inside prison

Chicano Prison Art

A prominent form of Chicano prison art is called "panos" illustration, a variation of envelope art that grew out of the Chicano barrios and Southwest prisons of the early 20th Century. Designed with ball-point pens on white handkerchiefs, "panos" can actually afford a great deal of detail and complexity, telling a story of a prisoner that cannot be expressed through words alone.

The tradition of the Chicanos' panos-illustration dates back to the 1930s and 1940s, however some curators insist that it may be as old as the French occupational prison system imposed on Mexico following the revolution of 1910. During the middle of the 20th Century, most prisons only permitted Whites to own pens and pencils to send messages to their families outside of prison. Because many Hispanics, Chicanos, and African-Americans within the prison system at that time could not read or write, they found an expressive substitute in elaborate illustration.

Panos is rooted in defiance and Chicano cultural pride, growing explosively during the 1960s and 1970s with the rise of Cesar Chavez's struggle to gain rights for migrant workers in the southwest United States. According to curator Martha Henry, quoted in the Chicago Tribune, the Mexican culture is a "visual culture," and has historically handed down its tradition through images.

Panos prison art is passed down from prisoner to prisoner, one generation to the next, and possesses its own unique styles and techniques. Prisoners record panos by maintaining files of images drawn from calendars, magazines, and tattoos, all traced onto the handkerchief and colored in with pen, colored pencils, wax crayons, coffee, shoe polish or felt-tip markers. Prisoners send out artwork to families and loved ones, or within the prison to fellow convicts and friends, sometimes commissioning the art in exchange for goods from the prison store.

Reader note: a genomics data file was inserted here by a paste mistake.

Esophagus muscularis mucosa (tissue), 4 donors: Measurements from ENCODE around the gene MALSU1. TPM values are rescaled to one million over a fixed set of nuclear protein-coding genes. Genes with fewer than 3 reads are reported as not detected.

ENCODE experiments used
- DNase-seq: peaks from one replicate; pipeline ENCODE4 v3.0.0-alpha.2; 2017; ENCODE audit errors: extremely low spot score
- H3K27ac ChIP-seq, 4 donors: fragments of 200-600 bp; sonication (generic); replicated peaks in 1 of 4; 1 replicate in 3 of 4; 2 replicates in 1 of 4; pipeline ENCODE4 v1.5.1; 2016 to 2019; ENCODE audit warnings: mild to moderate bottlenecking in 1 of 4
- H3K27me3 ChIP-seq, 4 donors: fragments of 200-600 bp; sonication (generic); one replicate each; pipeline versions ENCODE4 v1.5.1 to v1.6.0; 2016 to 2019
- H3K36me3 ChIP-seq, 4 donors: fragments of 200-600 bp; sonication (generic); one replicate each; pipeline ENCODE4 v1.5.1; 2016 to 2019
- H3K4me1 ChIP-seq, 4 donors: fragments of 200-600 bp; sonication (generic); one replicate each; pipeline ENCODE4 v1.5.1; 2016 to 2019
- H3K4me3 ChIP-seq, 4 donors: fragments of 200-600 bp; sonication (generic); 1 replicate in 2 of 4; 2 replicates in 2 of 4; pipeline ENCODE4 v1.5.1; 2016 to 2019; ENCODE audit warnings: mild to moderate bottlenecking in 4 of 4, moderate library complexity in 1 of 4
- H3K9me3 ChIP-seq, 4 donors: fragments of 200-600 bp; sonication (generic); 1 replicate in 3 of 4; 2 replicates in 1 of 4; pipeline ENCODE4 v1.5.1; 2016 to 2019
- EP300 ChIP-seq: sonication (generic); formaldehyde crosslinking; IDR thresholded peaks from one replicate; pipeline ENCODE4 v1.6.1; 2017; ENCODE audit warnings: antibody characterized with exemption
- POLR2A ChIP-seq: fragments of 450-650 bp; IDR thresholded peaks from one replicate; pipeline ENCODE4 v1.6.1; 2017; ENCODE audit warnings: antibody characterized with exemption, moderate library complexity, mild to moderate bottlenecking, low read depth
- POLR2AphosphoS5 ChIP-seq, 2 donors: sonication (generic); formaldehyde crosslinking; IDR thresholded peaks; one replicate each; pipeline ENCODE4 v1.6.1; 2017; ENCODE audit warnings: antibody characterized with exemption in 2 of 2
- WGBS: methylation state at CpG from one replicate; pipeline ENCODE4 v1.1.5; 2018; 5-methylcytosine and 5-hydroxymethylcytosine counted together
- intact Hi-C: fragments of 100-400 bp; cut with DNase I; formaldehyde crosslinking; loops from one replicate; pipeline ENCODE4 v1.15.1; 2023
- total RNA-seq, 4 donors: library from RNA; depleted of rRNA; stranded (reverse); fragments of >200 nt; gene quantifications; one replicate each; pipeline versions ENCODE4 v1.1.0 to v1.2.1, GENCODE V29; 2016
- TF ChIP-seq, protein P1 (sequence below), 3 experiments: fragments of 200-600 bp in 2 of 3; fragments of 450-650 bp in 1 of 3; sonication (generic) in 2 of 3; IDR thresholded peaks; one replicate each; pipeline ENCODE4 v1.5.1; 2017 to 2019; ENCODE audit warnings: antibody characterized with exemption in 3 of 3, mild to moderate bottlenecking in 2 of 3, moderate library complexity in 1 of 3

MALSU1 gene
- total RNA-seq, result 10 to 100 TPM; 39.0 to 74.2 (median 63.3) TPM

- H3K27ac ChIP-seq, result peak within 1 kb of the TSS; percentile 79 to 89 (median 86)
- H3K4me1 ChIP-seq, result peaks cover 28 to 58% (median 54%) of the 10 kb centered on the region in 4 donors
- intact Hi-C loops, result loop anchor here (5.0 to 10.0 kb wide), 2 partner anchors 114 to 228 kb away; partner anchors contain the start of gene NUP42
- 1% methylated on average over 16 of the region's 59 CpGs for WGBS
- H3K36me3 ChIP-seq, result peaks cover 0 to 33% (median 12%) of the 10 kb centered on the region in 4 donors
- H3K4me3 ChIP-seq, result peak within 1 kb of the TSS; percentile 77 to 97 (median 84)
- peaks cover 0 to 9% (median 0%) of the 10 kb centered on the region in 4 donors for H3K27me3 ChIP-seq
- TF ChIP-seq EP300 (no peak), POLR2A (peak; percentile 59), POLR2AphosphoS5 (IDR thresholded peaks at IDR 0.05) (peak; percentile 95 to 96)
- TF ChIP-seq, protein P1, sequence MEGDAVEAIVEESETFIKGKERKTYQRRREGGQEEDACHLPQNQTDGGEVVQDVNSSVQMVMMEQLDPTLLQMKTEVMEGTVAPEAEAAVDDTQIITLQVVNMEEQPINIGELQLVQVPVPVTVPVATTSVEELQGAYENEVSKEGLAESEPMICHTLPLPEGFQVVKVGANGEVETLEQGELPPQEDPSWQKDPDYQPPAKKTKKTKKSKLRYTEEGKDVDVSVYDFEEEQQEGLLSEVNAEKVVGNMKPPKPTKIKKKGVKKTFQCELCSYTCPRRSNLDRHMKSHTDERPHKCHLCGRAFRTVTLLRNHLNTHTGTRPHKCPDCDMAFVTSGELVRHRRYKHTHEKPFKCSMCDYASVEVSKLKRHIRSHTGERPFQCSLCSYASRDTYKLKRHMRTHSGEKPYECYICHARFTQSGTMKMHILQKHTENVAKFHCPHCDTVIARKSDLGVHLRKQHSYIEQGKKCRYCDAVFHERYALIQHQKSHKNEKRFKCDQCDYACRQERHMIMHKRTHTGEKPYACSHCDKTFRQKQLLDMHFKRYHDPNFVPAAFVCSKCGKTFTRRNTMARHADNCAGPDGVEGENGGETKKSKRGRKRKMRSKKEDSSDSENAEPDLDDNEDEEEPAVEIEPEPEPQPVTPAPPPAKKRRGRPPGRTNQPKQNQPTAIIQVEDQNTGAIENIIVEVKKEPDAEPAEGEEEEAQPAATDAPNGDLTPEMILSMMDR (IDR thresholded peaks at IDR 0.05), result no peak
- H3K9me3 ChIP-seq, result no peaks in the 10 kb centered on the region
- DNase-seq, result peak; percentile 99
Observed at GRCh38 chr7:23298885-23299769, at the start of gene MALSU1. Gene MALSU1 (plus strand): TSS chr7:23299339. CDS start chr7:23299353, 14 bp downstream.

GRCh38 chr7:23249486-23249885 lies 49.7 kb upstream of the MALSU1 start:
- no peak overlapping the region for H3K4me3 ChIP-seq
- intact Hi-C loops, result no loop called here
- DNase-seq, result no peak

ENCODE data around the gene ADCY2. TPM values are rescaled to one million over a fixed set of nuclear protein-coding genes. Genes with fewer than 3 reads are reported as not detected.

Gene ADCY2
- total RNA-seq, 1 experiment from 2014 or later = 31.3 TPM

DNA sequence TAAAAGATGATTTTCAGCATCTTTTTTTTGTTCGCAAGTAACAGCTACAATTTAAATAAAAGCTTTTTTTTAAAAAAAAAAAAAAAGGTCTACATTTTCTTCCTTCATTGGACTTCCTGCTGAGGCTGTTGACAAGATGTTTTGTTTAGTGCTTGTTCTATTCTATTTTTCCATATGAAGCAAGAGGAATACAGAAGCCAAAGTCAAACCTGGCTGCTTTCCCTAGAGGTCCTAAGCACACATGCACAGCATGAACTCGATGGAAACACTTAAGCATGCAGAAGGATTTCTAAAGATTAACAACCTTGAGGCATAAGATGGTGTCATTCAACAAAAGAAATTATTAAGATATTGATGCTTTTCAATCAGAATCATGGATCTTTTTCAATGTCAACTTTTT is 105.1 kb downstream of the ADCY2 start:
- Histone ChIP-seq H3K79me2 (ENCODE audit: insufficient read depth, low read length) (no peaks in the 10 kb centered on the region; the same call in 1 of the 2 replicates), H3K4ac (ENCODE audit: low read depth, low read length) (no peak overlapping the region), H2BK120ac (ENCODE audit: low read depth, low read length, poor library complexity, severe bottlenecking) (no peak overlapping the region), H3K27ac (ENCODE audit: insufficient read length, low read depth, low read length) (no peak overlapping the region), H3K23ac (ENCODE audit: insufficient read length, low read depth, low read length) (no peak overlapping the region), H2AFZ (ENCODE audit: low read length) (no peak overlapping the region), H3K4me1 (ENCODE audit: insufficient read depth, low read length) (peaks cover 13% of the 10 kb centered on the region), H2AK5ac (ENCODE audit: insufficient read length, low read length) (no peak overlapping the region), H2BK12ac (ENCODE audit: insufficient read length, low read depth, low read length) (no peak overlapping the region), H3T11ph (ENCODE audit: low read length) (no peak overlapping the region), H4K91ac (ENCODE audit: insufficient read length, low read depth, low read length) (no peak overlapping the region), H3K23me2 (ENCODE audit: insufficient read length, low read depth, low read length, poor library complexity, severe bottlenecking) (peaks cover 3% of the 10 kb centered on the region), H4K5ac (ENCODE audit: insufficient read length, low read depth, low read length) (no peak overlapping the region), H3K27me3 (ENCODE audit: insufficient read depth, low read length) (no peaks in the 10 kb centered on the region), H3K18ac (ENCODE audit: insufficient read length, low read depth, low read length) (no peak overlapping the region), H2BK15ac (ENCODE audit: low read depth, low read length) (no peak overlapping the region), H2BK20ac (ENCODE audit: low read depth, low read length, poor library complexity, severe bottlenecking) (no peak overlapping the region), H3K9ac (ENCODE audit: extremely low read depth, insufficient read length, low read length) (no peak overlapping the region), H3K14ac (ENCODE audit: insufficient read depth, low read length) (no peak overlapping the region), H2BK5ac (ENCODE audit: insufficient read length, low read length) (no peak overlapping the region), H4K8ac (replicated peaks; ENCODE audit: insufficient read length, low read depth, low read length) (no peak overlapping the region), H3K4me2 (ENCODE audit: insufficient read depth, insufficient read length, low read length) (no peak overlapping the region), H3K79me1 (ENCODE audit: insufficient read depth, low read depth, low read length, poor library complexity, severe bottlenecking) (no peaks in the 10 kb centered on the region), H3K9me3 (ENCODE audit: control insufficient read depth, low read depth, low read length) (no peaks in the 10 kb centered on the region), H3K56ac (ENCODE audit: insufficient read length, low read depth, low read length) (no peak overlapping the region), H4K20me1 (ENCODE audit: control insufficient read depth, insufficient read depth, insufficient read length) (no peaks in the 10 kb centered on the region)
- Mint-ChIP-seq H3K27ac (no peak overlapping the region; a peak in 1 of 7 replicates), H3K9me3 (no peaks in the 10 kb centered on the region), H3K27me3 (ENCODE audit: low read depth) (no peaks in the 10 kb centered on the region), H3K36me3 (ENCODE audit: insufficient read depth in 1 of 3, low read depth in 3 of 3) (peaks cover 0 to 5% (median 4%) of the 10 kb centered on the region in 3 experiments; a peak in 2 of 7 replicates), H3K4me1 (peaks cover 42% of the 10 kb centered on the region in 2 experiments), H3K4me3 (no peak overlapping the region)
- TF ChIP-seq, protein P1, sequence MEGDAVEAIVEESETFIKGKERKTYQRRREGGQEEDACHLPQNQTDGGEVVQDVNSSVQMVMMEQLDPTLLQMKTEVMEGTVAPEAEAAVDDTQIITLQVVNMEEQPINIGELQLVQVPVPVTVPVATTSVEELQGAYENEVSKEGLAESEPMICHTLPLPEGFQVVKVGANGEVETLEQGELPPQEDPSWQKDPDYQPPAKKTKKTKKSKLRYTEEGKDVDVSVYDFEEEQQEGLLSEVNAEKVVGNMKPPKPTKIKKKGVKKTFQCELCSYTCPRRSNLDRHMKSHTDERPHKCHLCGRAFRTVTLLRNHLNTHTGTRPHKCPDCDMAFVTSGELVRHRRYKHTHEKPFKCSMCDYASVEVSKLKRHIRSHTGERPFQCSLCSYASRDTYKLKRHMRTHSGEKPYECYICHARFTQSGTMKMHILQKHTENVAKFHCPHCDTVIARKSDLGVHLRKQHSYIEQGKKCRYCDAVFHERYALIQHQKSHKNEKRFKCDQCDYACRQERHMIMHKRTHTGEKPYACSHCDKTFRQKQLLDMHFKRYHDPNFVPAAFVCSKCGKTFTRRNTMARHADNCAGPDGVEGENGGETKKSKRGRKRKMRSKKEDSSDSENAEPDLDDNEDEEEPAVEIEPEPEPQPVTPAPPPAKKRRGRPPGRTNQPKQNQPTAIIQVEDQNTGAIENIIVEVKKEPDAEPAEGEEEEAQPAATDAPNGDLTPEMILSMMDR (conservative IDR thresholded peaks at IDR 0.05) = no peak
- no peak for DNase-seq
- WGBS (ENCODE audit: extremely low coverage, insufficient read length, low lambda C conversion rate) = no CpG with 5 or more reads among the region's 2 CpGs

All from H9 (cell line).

Panos have been collected and studied from several California prisons, such as the county jail in San Antonio, but panos also flow out of prisons across Texas, Georgia, and New Mexico. In the California prison system, linen handkerchiefs are provided to many prisons for artistic purposes, the closest thing to real canvases many prisoners will every get. However, with recent security-crackdowns on coded-messages being sent by prison gangs into and out of prisons, prison officials hesitate to supply generous quantities of linens to all prisoners. In adaptation, prisoners have used their bedsheets and pillowcases.

In all cases, however, much of the imagery of Chicano prison art includes barbed wire, serpents, bannered names of girlfriends, and roses. Aztec imagery and Mexican gods are also popular among the younger generations, as well as pre-Columbian symbols, colonial religious icons, and Mexican historical and revolutionary figures. Depending on who the recipient is, the image will change. For mothers and grandmothers, images are usually religious, and depict images of Christ with a crown of thorns or the Virgin of Guadeloupe, the symbol of motherhood. For children, one illustration portrayed a father teaching his son how to ride a tricycle. For lovers, there are often roses and ribbons. For sexual fantasy, there are images of buxom, long-haired, large-breasted women with wasp waists and seducing eyes, as well as vintage cars and heavily-muscled men in old, sometimes 1950s-era clothing. Depictions of prison life include skulls, candles, prison bars, and gun-towers. Other examples include Aztec warriors, tattooed gang members, saints, pinup girls, motorcycles, teddy bears and cartoon characters, such as Minne Mouse and Mickey Mouse.